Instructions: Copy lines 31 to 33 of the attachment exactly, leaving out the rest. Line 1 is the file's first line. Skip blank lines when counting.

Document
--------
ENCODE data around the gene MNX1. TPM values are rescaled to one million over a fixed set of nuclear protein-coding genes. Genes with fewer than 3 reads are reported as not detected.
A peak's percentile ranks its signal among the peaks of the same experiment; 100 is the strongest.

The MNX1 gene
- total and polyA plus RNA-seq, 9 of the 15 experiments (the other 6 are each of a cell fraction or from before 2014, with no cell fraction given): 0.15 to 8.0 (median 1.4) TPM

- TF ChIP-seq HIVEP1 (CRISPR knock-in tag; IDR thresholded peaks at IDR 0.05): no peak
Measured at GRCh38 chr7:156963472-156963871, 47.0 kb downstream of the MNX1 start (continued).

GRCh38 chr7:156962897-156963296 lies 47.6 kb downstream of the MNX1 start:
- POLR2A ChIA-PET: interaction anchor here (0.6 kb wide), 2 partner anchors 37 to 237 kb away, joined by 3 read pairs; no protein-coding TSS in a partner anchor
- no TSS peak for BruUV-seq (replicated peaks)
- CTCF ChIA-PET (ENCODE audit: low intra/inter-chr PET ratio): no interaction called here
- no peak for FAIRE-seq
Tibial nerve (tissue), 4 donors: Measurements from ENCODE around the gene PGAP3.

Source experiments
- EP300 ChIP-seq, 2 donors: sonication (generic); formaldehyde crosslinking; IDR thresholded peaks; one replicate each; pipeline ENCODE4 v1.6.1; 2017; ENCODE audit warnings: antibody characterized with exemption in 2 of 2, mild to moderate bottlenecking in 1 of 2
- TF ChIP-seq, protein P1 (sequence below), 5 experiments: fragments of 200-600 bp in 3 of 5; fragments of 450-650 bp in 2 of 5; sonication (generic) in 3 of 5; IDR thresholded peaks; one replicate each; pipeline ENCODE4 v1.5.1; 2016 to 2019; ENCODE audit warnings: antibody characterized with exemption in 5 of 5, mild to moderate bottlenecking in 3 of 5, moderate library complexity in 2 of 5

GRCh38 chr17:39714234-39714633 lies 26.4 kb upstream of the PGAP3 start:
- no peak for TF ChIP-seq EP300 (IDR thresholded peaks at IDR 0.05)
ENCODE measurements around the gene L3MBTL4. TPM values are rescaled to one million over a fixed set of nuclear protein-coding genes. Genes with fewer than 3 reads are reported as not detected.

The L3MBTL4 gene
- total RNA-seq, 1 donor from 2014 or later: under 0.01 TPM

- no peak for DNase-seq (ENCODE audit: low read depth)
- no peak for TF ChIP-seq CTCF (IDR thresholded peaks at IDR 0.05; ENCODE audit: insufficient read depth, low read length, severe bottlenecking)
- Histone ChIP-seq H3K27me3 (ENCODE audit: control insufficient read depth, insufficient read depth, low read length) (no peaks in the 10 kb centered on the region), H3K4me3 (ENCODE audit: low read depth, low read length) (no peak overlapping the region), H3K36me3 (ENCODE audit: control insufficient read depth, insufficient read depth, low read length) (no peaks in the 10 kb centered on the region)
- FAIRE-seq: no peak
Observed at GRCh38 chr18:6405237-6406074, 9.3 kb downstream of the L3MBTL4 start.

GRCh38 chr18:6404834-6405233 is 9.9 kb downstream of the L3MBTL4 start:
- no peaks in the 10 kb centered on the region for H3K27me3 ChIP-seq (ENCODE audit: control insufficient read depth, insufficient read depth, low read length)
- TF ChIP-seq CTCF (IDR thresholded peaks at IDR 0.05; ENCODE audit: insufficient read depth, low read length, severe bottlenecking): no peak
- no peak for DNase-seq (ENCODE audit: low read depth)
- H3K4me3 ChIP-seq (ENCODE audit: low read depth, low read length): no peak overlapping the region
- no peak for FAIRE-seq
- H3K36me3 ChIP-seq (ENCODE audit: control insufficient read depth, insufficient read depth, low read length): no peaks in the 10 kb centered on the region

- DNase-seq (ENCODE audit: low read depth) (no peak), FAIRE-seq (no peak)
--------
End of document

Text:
- no peak for FAIRE-seq
- H3K36me3 ChIP-seq (ENCODE audit: control insufficient read depth, insufficient read depth, low read length): no peaks in the 10 kb centered on the region

- DNase-seq (ENCODE audit: low read depth) (no peak), FAIRE-seq (no peak)